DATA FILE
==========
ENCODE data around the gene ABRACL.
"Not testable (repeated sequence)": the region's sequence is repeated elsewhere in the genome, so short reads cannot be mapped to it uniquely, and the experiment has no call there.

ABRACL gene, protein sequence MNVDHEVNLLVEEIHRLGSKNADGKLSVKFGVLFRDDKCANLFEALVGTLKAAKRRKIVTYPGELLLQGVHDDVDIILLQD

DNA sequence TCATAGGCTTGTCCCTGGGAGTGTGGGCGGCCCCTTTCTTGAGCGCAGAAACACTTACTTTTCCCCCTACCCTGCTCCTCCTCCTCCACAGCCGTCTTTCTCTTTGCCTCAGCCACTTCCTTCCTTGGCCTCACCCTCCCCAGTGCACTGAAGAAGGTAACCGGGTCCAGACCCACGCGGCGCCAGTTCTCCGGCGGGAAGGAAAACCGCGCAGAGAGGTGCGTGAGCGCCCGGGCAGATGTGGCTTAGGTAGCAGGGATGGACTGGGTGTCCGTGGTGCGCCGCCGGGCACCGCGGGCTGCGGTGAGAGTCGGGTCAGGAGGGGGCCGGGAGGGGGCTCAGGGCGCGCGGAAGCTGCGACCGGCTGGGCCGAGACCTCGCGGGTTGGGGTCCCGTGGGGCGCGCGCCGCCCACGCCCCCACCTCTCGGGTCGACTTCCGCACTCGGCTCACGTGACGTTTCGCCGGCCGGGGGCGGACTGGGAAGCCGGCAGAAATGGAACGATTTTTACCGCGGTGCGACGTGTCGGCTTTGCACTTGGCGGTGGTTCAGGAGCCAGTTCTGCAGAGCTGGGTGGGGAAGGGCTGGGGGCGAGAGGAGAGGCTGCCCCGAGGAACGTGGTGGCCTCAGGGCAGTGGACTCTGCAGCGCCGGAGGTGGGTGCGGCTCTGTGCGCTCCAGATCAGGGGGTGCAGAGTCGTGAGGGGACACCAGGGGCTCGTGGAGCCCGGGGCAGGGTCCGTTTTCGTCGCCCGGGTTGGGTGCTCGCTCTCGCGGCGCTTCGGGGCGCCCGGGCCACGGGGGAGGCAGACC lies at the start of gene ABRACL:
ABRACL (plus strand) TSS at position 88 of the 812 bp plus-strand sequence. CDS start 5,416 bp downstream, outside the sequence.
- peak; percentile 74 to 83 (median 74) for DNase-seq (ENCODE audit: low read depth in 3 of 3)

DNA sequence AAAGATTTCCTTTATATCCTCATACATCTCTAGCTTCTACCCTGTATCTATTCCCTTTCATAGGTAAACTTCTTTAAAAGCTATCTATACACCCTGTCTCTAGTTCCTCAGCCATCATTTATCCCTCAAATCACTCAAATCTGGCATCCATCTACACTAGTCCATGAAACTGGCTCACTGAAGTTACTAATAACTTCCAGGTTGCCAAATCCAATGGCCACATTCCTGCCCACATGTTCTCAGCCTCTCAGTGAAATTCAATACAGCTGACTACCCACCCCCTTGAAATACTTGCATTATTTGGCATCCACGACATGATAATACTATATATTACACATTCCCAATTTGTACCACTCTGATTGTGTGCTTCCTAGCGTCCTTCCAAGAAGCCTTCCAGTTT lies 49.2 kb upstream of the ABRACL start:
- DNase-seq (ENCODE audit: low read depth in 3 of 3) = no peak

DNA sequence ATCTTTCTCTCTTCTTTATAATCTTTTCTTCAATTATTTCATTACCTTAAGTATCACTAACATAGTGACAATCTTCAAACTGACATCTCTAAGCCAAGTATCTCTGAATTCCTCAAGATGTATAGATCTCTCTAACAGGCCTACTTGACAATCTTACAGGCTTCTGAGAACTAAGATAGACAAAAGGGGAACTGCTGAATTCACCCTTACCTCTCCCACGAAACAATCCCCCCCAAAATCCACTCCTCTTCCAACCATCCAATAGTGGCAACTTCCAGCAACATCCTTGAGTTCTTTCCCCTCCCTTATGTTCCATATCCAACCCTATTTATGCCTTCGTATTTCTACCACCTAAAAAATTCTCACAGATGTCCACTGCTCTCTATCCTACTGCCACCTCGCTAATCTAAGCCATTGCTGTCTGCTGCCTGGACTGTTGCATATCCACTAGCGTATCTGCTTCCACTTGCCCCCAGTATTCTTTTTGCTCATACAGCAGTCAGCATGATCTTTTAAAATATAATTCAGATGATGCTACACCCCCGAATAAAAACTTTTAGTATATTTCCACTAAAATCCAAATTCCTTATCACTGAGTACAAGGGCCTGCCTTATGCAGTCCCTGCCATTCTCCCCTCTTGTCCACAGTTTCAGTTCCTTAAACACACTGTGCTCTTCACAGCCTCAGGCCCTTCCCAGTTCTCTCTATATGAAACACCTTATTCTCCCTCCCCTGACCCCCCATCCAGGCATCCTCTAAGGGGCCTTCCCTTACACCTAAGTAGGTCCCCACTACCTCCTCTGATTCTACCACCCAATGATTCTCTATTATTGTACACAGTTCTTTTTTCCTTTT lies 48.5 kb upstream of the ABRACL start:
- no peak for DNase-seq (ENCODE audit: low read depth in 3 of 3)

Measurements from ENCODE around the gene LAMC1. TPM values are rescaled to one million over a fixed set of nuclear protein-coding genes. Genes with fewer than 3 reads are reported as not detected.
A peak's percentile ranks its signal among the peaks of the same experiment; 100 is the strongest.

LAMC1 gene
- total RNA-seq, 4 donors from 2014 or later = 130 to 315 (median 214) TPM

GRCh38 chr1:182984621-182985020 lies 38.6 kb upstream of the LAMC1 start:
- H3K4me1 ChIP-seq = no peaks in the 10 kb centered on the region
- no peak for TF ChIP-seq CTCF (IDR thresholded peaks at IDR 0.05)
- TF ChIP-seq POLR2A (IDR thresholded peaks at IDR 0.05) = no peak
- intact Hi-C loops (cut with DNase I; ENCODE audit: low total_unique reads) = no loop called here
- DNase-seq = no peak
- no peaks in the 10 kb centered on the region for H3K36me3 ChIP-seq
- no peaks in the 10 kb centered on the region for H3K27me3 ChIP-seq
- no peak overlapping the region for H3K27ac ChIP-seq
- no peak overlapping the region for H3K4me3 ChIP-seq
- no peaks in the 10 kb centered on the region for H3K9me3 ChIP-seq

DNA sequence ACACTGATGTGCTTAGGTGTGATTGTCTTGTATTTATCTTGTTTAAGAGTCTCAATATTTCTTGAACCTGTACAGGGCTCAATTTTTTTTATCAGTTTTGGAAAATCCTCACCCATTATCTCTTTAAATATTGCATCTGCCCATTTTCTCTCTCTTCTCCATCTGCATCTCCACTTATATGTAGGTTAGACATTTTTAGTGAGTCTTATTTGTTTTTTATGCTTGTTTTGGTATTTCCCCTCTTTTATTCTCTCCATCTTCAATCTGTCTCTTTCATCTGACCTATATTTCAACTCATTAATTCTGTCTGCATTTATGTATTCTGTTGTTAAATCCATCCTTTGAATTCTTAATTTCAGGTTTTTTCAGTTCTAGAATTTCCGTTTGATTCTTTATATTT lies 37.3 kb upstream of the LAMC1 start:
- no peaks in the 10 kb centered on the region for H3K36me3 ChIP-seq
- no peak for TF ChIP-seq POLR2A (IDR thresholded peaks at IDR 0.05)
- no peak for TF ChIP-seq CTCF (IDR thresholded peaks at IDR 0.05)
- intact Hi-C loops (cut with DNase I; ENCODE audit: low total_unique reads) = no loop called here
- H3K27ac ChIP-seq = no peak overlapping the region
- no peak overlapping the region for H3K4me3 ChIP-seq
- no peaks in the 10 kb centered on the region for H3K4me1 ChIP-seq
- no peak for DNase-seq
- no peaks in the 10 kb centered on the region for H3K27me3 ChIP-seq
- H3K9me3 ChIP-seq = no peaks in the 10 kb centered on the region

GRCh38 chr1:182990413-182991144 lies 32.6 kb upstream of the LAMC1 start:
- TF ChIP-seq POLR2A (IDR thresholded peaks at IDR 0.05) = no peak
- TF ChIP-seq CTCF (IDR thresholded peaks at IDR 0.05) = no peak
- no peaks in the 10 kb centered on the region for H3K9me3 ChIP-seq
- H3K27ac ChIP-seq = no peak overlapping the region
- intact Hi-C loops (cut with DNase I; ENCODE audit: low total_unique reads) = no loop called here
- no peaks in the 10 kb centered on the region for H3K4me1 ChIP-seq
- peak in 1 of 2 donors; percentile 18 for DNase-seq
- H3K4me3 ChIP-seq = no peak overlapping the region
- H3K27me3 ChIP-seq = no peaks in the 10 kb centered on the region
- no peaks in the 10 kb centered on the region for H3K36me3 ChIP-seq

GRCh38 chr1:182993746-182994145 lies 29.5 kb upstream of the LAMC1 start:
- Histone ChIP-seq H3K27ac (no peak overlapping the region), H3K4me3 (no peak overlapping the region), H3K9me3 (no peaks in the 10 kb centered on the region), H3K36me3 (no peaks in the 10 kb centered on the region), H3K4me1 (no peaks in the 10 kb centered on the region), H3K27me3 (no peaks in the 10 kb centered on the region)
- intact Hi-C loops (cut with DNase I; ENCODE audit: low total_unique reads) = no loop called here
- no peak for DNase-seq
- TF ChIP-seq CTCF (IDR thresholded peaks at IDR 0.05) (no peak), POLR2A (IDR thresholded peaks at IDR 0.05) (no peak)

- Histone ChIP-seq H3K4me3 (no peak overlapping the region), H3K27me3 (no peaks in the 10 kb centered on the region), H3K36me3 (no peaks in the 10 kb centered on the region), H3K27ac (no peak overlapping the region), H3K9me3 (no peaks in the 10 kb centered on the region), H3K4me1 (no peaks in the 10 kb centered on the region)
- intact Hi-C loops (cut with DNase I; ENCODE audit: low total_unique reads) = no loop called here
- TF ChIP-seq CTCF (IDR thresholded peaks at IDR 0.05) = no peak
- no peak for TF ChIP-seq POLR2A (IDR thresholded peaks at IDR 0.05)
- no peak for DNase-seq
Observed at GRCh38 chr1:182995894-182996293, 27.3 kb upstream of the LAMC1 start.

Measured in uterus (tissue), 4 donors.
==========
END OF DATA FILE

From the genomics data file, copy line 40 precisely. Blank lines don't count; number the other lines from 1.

- no peaks in the 10 kb centered on the region for H3K9me3 ChIP-seq